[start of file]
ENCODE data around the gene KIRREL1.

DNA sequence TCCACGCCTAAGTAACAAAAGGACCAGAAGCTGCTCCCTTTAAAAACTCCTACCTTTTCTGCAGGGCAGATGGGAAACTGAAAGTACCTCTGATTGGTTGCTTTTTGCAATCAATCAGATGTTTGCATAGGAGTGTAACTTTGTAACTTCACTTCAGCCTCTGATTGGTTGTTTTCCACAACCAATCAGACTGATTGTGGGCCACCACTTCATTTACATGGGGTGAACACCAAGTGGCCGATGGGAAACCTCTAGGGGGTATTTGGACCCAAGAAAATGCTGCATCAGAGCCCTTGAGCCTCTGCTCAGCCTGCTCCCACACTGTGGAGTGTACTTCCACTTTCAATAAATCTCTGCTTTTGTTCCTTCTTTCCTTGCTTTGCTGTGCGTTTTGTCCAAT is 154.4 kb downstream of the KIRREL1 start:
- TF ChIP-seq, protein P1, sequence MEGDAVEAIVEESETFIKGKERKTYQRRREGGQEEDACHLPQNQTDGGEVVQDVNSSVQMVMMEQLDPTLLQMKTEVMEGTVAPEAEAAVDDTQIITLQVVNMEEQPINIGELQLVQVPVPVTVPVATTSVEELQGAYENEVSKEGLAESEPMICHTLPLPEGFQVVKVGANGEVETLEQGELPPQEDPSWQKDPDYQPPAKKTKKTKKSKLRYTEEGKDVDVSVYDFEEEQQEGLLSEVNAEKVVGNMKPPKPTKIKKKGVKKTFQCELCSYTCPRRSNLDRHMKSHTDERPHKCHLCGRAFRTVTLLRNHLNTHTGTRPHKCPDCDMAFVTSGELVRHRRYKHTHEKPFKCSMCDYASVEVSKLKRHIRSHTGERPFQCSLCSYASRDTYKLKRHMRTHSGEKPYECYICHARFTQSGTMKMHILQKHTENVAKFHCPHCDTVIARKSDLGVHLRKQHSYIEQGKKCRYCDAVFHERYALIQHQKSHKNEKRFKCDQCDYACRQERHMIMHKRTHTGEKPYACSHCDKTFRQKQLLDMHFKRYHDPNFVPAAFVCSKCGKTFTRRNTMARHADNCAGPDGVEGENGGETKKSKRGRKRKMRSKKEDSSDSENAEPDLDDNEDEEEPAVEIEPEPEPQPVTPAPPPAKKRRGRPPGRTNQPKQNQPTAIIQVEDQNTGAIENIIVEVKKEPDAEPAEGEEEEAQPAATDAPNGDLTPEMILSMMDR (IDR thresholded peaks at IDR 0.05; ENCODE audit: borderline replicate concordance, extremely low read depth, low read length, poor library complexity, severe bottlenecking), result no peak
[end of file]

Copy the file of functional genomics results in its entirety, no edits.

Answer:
ENCODE data around the gene KIRREL1.

DNA sequence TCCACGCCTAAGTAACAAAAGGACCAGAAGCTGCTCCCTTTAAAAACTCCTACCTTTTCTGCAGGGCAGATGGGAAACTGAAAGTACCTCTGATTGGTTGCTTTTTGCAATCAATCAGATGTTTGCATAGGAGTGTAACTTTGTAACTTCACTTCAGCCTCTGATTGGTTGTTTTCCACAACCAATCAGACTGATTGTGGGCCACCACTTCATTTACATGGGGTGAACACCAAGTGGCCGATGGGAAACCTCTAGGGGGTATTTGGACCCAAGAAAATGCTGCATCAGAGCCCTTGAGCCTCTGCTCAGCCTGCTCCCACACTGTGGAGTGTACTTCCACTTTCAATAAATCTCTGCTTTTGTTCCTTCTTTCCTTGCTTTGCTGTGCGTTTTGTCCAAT is 154.4 kb downstream of the KIRREL1 start:
- TF ChIP-seq, protein P1, sequence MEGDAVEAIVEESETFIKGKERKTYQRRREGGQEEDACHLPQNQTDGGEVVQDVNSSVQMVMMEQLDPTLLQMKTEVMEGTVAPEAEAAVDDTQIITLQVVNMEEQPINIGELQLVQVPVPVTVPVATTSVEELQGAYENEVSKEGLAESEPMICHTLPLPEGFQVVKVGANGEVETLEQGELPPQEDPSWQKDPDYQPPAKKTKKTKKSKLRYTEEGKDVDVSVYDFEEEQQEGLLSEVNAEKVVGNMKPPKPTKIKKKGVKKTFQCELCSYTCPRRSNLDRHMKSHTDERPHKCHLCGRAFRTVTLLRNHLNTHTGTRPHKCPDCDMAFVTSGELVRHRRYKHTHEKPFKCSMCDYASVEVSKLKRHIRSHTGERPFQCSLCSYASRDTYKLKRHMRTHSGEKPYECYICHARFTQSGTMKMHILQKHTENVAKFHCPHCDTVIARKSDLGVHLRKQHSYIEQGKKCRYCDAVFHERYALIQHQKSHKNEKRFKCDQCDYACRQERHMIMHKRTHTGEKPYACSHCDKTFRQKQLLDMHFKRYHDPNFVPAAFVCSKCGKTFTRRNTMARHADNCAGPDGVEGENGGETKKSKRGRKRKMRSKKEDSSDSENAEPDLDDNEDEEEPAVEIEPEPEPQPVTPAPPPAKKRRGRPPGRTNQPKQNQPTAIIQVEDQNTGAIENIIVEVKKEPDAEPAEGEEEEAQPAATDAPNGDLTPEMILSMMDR (IDR thresholded peaks at IDR 0.05; ENCODE audit: borderline replicate concordance, extremely low read depth, low read length, poor library complexity, severe bottlenecking), result no peak